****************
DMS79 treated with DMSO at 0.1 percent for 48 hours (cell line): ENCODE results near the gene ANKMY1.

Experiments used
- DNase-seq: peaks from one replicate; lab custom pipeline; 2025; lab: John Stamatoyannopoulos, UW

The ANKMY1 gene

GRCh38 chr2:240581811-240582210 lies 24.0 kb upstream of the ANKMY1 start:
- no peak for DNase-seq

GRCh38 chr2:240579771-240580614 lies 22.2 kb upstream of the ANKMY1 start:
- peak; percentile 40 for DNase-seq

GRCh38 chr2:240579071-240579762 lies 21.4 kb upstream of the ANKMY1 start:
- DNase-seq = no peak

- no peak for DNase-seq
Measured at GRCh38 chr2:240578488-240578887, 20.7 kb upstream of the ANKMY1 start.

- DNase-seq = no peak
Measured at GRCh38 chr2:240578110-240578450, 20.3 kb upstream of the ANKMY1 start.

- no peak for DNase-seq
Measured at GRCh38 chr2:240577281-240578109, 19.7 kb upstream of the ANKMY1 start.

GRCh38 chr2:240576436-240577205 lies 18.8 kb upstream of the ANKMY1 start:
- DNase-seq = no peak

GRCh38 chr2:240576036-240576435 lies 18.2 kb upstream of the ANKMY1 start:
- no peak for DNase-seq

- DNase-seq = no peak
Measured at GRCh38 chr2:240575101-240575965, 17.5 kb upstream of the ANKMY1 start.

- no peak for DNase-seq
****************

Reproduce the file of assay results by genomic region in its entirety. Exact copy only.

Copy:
DMS79 treated with DMSO at 0.1 percent for 48 hours (cell line): ENCODE results near the gene ANKMY1.

Experiments used
- DNase-seq: peaks from one replicate; lab custom pipeline; 2025; lab: John Stamatoyannopoulos, UW

The ANKMY1 gene

GRCh38 chr2:240581811-240582210 lies 24.0 kb upstream of the ANKMY1 start:
- no peak for DNase-seq

GRCh38 chr2:240579771-240580614 lies 22.2 kb upstream of the ANKMY1 start:
- peak; percentile 40 for DNase-seq

GRCh38 chr2:240579071-240579762 lies 21.4 kb upstream of the ANKMY1 start:
- DNase-seq = no peak

- no peak for DNase-seq
Measured at GRCh38 chr2:240578488-240578887, 20.7 kb upstream of the ANKMY1 start.

- DNase-seq = no peak
Measured at GRCh38 chr2:240578110-240578450, 20.3 kb upstream of the ANKMY1 start.

- no peak for DNase-seq
Measured at GRCh38 chr2:240577281-240578109, 19.7 kb upstream of the ANKMY1 start.

GRCh38 chr2:240576436-240577205 lies 18.8 kb upstream of the ANKMY1 start:
- DNase-seq = no peak

GRCh38 chr2:240576036-240576435 lies 18.2 kb upstream of the ANKMY1 start:
- no peak for DNase-seq

- DNase-seq = no peak
Measured at GRCh38 chr2:240575101-240575965, 17.5 kb upstream of the ANKMY1 start.

- no peak for DNase-seq